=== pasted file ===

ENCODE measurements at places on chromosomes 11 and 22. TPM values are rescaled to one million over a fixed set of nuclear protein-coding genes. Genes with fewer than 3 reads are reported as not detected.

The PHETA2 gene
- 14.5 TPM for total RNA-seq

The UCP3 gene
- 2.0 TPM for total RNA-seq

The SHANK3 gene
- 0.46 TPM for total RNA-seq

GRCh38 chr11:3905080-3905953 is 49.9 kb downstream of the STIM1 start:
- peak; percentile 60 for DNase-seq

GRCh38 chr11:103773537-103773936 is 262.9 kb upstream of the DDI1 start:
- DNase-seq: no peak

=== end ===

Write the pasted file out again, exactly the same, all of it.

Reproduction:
ENCODE measurements at places on chromosomes 11 and 22. TPM values are rescaled to one million over a fixed set of nuclear protein-coding genes. Genes with fewer than 3 reads are reported as not detected.

The PHETA2 gene
- 14.5 TPM for total RNA-seq

The UCP3 gene
- 2.0 TPM for total RNA-seq

The SHANK3 gene
- 0.46 TPM for total RNA-seq

GRCh38 chr11:3905080-3905953 is 49.9 kb downstream of the STIM1 start:
- peak; percentile 60 for DNase-seq

GRCh38 chr11:103773537-103773936 is 262.9 kb upstream of the DDI1 start:
- DNase-seq: no peak